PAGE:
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Classically Simple Shell

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Updated April 11, 2017
(3 Votes)

5 Comments

Classically Simple Shell
Classically Simple Shell
This image courtesy of redheart.com

Looking for a nice crochet shell stitch pattern? Try this Classically Simple Shell.  It's a free and easy shell stitch crochet pattern to make. You can give it as a baby shower gift or to a grandparent - it's that versatile! We how timeless this simple crochet shell stitch pattern is.

Simply follow the tutorial and you can have a blanket like this in no time. If you're looking for gift ideas for an event, try giving the Classically Simple Shell! Everyone loves a homemade afghan, especially one with a great shell stitch crochet pattern.

Easy

Crochet HookJ/10 or 6 mm hook

Yarn Weight(4) Medium Weight/Worsted Weight and Aran (16-20 stitches to 4 inches)

Crochet Gauge2 pattern repeats = 5¾" (14.5 cm) (one pattern repeat consists of one shell, 3 dc, and 2 ch-1 spaces); 8 rows = 5" (12.5 cm). CHECK YOUR GAUGE. Use any size hook to obtain the gauge.

Finished Size45" x 57" (114.5 x 145 cm)

Materials List

  • RED HEART® Comfort: 2 balls 3222 Putty
  • Susan Bates® Crochet Hook: 6mm [US J-10]
  • Yarn needle

Instructions for THROW:

Ch 156.

  1. Row 1 (right side): Dc in 5th ch from hook (beginning ch count as first dc and first skipped ch), ch 1, skip next ch, dc in next ch, *skip next 2 ch, shell in next ch, skip next 2 ch, dc in next ch, [ch 1, skip next ch, dc in next ch] twice; repeat from * 13 times, skip next 2 ch, shell in next ch, skip next 2 ch, dc in next ch, ch 1, skip next ch, dc in each of last 2 ch, turn—48 dc, 15 shells, and 32 ch-1 spaces.
    Row 2: Ch 3 (counts as first dc here and throughout), dc in next dc, ch 1, dc in next dc, *ch 2, sc in center dc of next shell, ch 2, dc in next dc, [ch 1, dc in next dc] twice; repeat from * across to last shell, ch 2, sc in center dc of last shell, ch 2, skip last 2 dc of same shell, dc in next dc, ch 1, dc in next dc, dc in top of beginning ch, turn—48 dc, 15 sc, 32 ch-1 spaces, and 30 ch-2 spaces.
    Row 3: Ch 3, dc in next dc, ch 1, dc in next dc, *shell in next sc, dc in next dc, [ch 1, dc in next dc] twice; repeat from * across to last sc, shell in next sc, dc in next dc, ch 1, dc in next dc, dc in top of beginning ch, turn—48 dc, 15 shells, and 32 ch-1 spaces.
    Rows 4–87: Repeat last 2 rows 42 times.
    Row 88: Repeat Row 2.

Instructions for BORDER ROUND:

  1. Ch 1, (sc, ch 4, sc) in first dc, (sc, ch 3, sc) in each ch space and sc across to beginning ch, (sc, ch 4, sc) in beginning ch; working across first side, (sc, ch 3, sc) in end of each row; working in opposite side of foundation ch, (sc, ch 4, sc) in first ch, (sc, ch 3, sc) in first 2 ch spaces, (sc, ch 3, sc) in next ch (base of shell), *sc in next 4 ch spaces, sc in next ​ch (base of shell); repeat from * across to last 2 ch spaces, (sc, ch 3, sc) in last 2 ch spaces, (sc, ch 4, sc) in last ch; working across other side, (sc, ch 3, sc) in end of each row; join with slip st in first sc.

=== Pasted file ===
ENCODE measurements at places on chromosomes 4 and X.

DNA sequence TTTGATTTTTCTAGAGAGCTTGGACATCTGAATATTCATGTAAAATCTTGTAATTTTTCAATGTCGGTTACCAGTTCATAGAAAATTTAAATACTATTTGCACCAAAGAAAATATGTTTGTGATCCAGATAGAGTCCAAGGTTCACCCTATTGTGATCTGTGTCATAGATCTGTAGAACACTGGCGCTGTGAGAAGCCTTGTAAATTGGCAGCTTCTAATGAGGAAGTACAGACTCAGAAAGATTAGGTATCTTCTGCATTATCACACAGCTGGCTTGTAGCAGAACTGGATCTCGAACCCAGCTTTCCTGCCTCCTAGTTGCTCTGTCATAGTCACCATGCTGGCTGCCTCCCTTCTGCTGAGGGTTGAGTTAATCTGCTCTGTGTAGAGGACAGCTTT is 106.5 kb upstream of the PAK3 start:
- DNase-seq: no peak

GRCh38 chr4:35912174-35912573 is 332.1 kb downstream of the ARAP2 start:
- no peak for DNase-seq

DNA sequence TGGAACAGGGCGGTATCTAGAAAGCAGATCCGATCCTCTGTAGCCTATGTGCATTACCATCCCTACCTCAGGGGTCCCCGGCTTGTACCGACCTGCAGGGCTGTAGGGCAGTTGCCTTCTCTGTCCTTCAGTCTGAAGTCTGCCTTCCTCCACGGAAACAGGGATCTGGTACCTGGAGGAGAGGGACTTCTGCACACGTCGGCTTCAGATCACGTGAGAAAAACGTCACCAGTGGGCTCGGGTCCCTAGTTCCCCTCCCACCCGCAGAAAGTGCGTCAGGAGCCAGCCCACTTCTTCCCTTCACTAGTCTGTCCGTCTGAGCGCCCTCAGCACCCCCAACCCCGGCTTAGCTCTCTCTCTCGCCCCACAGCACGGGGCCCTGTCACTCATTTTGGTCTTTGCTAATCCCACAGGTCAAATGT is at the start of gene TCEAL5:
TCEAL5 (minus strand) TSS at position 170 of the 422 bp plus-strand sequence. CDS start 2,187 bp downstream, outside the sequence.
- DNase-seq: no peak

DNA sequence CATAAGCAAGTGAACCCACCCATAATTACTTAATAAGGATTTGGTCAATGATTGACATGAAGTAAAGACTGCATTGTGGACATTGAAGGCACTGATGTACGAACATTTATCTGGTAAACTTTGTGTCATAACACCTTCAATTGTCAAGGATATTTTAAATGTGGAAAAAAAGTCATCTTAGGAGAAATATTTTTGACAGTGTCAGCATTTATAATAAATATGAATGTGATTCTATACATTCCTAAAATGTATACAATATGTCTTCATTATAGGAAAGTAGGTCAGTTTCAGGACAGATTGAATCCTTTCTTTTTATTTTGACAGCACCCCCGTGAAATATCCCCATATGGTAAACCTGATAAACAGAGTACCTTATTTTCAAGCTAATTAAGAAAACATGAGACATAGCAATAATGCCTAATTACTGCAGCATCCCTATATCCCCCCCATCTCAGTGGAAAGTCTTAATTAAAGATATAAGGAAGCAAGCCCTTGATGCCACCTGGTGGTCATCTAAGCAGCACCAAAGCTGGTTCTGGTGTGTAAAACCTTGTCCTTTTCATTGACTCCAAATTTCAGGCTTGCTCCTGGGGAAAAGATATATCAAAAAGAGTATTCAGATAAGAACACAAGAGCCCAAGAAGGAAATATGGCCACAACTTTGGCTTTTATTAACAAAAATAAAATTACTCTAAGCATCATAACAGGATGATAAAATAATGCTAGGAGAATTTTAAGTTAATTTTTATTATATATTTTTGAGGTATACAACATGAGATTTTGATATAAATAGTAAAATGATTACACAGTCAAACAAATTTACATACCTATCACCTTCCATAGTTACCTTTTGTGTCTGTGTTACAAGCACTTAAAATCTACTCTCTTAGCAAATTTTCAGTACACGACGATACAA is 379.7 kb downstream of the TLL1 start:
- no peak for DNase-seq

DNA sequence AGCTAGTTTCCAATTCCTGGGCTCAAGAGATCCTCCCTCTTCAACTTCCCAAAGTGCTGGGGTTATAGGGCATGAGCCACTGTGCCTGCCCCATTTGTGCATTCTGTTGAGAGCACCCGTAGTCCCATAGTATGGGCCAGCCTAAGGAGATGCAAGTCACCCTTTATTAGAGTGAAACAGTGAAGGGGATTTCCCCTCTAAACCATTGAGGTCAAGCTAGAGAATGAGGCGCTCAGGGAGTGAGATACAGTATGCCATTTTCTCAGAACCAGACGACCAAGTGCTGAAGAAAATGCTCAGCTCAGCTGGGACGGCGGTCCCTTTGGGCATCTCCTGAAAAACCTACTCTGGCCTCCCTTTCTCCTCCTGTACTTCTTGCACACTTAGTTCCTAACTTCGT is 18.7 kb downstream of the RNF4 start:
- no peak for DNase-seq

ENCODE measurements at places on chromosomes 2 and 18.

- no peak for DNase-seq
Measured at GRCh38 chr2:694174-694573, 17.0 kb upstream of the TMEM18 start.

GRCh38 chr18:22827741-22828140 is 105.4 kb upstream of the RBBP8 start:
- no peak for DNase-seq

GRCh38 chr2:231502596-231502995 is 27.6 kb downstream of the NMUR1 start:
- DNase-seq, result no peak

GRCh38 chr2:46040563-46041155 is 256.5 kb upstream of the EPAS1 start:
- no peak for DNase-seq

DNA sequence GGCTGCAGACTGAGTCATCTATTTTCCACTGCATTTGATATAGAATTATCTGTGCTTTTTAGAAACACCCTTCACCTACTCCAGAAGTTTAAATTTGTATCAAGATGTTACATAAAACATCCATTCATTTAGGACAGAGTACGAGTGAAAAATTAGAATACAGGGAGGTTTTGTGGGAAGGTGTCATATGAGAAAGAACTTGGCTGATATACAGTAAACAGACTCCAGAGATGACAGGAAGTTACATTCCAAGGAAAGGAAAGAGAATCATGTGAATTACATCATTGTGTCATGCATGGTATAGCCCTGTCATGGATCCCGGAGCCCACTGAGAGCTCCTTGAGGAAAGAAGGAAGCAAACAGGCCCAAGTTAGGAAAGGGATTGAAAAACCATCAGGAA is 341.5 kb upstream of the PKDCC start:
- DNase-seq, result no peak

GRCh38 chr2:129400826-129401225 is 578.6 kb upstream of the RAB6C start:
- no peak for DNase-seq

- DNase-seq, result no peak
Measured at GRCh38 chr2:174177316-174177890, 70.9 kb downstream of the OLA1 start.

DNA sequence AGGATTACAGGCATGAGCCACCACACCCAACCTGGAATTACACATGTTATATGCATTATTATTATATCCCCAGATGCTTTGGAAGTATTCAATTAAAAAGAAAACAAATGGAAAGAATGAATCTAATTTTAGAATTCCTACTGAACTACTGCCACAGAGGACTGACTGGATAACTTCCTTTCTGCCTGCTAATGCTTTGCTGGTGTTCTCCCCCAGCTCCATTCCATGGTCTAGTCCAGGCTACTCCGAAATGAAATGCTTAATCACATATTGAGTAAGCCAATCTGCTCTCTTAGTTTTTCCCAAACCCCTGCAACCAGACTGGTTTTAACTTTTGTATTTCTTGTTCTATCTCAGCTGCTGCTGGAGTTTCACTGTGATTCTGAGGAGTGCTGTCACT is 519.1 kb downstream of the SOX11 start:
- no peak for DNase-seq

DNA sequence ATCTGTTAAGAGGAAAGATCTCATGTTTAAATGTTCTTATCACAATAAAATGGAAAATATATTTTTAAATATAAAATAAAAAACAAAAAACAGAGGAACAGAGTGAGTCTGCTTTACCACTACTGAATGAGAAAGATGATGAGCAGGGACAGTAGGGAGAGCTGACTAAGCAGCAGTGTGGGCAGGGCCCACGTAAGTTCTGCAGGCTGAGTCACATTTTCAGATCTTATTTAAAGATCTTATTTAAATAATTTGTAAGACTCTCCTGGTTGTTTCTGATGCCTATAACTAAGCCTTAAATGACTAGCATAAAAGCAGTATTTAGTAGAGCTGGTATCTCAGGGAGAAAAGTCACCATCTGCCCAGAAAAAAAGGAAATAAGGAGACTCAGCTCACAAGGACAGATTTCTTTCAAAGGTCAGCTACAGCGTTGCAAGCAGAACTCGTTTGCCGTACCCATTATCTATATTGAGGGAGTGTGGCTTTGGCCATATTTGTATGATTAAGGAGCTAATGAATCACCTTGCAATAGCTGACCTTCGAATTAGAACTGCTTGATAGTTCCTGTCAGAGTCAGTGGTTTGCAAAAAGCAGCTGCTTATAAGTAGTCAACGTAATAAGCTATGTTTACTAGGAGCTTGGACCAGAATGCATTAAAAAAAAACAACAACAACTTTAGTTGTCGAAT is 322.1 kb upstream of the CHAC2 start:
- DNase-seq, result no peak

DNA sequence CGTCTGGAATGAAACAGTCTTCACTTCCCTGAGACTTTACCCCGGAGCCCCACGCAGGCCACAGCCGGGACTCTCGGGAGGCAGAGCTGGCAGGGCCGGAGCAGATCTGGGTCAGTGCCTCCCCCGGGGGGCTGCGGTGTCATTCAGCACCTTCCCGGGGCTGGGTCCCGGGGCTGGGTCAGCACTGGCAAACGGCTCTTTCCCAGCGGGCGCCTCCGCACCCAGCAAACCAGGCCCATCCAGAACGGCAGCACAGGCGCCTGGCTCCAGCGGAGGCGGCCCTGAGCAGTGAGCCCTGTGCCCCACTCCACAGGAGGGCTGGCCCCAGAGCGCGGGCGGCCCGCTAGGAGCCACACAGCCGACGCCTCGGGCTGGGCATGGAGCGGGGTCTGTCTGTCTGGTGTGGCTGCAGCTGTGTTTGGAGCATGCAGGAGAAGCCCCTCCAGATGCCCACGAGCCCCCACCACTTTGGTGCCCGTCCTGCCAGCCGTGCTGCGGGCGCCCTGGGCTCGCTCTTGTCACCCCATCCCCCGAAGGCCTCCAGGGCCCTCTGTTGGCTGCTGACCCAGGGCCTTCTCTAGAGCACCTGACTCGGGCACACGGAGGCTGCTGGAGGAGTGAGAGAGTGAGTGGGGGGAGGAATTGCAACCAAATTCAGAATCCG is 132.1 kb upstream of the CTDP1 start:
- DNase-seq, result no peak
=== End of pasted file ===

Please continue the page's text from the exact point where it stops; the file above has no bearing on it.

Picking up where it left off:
Fasten off.

Instructions for FINISHING:

  1. Weave in ends. Block to finished measurements if desired.

DID YOU KNOW?

The shell stitch in crochet is most often used as a border to afghans and sweaters. Shell crochet afghan patterns aren't as traditional as it would be to simply use the stitch as a border.

Another popular way of using the shell stitch is to stagger it with another stitch to create distinct rows in a blanket. On the other hand, you can make a shell stitch border stand out more if you work single or half double crochet in a different color into the base and over the shells. 

The fan stitch is a close relative of the shell stitch, but it's not usually the exact same technique and design. You can differentiate the shell and the fan if you define the shell as five stitches in one stitch and the fan as two stitches proceeded by a chain and then two more stitches. Fan stitches are also usually stacked on top of one another whereas shell stitches are built into the gaps left by the previous row of shells. 

Additionally, you will discover other versions of the shell stitch. These variations will use longer stitches, change the number of stitches, or change the anchoring method. 

Abbreviations

(SPECIAL) shell
5 dc in indicated space

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I love the airiness of this pattern and would like to make this as a shawl, What are the stitch increments that I would have to add to make it wider? (example -- 8 2) Thanks.

Sorry, it should have been 8 2.

Guess the computer won't allow any symbols. It should be 8 plus 2

I've been making this for decades! It's also known as "Granny Shells" Works up best with lighter colors.

This is so frustrating!!It is supposed to have a video and all I get are Ads!!! UGG!!

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